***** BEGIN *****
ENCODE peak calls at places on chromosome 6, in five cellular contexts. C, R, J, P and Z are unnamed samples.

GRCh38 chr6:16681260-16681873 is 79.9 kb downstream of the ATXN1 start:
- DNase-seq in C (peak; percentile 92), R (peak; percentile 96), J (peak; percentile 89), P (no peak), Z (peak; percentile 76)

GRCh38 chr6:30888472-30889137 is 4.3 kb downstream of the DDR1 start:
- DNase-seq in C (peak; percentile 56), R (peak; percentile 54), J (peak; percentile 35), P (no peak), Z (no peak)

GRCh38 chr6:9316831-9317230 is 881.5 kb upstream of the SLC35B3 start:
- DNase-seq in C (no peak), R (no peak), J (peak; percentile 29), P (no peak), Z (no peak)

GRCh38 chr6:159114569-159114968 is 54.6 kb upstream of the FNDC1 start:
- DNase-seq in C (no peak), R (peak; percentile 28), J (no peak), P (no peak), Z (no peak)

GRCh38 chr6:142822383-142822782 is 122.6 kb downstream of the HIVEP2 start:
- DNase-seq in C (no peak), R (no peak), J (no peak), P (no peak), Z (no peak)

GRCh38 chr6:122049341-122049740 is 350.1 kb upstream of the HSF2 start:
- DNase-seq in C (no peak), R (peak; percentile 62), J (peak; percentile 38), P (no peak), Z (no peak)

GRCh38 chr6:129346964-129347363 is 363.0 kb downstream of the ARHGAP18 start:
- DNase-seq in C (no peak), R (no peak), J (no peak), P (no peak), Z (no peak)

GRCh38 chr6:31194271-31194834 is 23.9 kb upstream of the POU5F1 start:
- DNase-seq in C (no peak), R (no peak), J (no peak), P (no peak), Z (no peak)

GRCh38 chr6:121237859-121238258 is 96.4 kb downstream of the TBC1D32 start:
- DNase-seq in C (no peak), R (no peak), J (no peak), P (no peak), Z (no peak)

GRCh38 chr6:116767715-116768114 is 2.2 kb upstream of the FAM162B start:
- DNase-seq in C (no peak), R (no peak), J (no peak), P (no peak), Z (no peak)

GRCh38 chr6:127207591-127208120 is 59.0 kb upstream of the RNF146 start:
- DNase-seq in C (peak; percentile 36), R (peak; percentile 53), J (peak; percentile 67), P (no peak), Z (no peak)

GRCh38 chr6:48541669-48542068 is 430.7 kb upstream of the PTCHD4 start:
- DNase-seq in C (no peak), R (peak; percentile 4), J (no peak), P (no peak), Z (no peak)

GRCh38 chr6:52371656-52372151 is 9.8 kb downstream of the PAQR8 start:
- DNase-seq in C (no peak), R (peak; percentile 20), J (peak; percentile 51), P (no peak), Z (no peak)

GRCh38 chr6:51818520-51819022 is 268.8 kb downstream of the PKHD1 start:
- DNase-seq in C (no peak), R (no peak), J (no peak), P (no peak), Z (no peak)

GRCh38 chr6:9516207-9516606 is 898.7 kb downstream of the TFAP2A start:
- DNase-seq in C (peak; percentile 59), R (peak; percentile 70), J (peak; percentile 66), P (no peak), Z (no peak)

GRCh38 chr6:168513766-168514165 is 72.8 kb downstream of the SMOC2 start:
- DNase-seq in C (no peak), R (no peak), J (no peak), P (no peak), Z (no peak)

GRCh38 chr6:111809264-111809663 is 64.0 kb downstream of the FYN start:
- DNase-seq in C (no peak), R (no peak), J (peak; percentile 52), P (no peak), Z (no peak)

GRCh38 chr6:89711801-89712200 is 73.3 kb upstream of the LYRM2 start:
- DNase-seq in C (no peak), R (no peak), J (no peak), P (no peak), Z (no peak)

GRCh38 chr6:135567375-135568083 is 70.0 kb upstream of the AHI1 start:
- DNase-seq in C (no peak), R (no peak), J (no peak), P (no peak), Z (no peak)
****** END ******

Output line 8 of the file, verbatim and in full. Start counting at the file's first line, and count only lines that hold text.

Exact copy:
GRCh38 chr6:159114569-159114968 is 54.6 kb upstream of the FNDC1 start: